Tuesday, January 19, 2016

The day before

It was the last afternoon of his prior innocence. 

Two years ago today, C.T. proudly introduced his baby brother to two of his cousins.  At one point during their hospital visit, C.T. reached over to stroke his brother's paralyzed body and confidently used the words, ...when Zachy comes home... 

He had gotten comfortable with the idea that his brother was here to stay.       

The adults in the room knew that barring a miracle, despite Zachary's excellent prognosis and glorious first week of life, and despite the fact that he was well beyond the most critical period of sepsis, Zachary was never, not ever, coming home. 

B and I were still in shock and denial ourselves, and somehow we had to break the horrific news of Zachary's brain hemorrhage to C.T. that night.  We knew, in just a matter of hours, we'd destroy his world by explaining that his baby brother would die the very next day.  There was no guide book, no way to make sense of any of it, no way to soften the blow for him. 


By that Sunday, the 19th of January, we'd heard and explored all of the professional opinions.  We knew the resounding guidance was to remove Zachary's life support.  But, even as we were planning for the end of his life, I remember pleading with God to spare Zachary. 

I told God I couldn't bear the burden of another dead son, that I'd die, or go insane and be unable to care for C.T.  I told Him Zachary deserved to live, that he'd come through too much senseless suffering to be taken from us now.  I received emails and messages from people who were praying for a miracle for Zachary, some of them linking me to real life miracle stories, as if we were just one prayer away from having our own.  Believe.  Don't lose hope, they said.  The impulse for me was to beg.  In helpless, looping, desperate denial, I was secretly determined for God to hear me and save my son.  


I sat down with one of the neonatologists that day and, even after we'd agreed to the recommendation, I asked her to explain everything all over again.  What happened to my perfect baby?  How did it get this bad?  Can we look again at all three brain scans to confirm what we'd been told?  Are we sure we shouldn't try something else, something more, to save him? 

The doctor first reiterated that they had already begun dismantling critical (long-term) life-sustaining aspects of Zachary's care, in preparation for the next day, when we planned to remove his life support.  Then, after listening to her describe, in detail, the universally traumatic effect of his brain hemorrhage and his grave prognosis, she said the most excruciating words.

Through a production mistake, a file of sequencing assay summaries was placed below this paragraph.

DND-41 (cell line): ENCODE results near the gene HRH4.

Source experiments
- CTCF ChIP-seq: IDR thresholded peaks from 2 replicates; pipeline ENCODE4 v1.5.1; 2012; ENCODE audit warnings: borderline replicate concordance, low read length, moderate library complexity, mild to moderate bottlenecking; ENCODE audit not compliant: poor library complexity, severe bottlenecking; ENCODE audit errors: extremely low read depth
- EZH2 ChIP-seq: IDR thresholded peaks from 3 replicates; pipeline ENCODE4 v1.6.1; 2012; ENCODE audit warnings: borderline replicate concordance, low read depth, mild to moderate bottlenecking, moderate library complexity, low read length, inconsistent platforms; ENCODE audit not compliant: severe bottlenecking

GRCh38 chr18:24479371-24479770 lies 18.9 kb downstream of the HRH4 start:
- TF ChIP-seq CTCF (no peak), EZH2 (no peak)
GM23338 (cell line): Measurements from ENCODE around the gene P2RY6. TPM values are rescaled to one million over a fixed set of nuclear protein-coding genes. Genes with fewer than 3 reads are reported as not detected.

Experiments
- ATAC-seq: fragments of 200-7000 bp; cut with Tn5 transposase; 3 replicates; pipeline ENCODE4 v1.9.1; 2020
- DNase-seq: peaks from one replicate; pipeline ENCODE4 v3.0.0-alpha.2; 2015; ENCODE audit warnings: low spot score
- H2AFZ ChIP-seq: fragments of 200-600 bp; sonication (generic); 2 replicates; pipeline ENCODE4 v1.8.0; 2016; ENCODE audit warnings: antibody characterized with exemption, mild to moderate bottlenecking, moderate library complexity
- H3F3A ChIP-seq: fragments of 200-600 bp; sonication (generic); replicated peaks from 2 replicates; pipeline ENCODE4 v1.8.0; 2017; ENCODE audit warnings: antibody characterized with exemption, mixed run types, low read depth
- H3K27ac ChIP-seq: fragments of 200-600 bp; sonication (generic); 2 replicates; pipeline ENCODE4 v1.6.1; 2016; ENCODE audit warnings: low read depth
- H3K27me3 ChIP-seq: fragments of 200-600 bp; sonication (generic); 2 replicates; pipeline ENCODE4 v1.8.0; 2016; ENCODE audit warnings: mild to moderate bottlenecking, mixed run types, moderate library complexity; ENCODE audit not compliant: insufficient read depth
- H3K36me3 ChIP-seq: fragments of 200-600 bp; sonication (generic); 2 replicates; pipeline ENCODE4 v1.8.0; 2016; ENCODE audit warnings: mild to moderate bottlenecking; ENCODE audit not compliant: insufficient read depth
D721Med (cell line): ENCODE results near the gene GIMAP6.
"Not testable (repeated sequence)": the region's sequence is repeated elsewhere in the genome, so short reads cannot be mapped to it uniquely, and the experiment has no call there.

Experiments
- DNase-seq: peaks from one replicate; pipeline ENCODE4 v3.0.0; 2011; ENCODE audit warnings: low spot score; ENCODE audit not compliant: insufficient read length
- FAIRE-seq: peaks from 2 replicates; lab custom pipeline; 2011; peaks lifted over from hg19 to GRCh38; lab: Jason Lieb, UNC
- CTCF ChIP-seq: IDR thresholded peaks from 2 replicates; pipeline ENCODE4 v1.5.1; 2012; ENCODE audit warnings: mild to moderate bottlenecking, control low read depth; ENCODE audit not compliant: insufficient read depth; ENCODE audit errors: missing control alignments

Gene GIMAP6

If we keep him alive and he survives at all, for any length of time, Zachary will probably never know who you are.  He will never know you are his parents and that you love him. 

Those words will haunt me for the rest of my days.     


  1. Oh, Gretchen. Your poor, poor baby. You and your family are in my thoughts these terrible January days.

  2. Gretchen - I am so so sorry these words were uttered and that you have to live with them, and the reality they carry.

    It is still daytime but after reading this, i felt the need to do something, however insignificant, so there is a candle burning here for Zachary.

    My thoughts are with you and your family. xox

    1. Thank you, Typhaine. I am also holding you close in thought as Paul's anniversary approaches.

  3. Gretchen,

    While I am only once bereaved, I know the pain of making that decision to let go - it is the worst and haunts me too. Though I know consciously it would have been cruel to "keep her going - for another year or so". I too heard the doctors opinions. I too prayed. What a waste. Nature had decided. My daughter, had she lived, would have spent her short life hooked up to feeding tubes to her heart, catheters, suffer infections,organ failure, and possibly stroke. I bargained for God to take her. Don't make us decide. 17 days of trauma as her prognosis became more and more grim.

    I don't know why that Doctor said that to you. Of course Zachary knew you were his parents and loved him, perhaps not on a conscious but definitely on a spiritual level. The simple act of letting go to spare him prolonged suffering is the greatest act of love and selflessness a human being can give. You show you love him now and always. Zachary knows. B.W. Knows. Heidi knows. They must.

    I felt I knew the moment when my daughter's soul left her body, before it physically shut down. It makes me sob to think of that moment but gives some strange comfort too.

    My heart is here with yours in pain and longing. Kim

    1. Thank you, Kim. One of the most difficult things for me is that nature didn't decide Zachary's fate. Carelessness and negligence did. His illness was both preventable and treatable, and their response to the latter was much too late, triggering septic shock and the brain hemorrhage which stole my baby forever. We went from "feed and grow him and get him home" to "we need to remove his life support" in a matter of a few trauma-filled days. It was so unexpected, so senseless, that I couldn't get it to register as real in my heart. I am still baffled by all of it. So, as much as those words (from the female neonatologist) burn, and will forever, they might have been the first words that penetrated my inability to fathom any of what was happening to Zachary, if that makes sense.

      Your poor girl. I am so sorry Heidi suffered for all of her 17 days. It seems so utterly pointless. Hugs to you and thank you for your kind message on Zachary's anniversary.

    2. Yes, it makes sense. I feel angry at the medical system reading your words. How terribly they failed. I can imagine the fact that this should not have happened only complicates your grief. How can you ever accept it, ever? So sorry.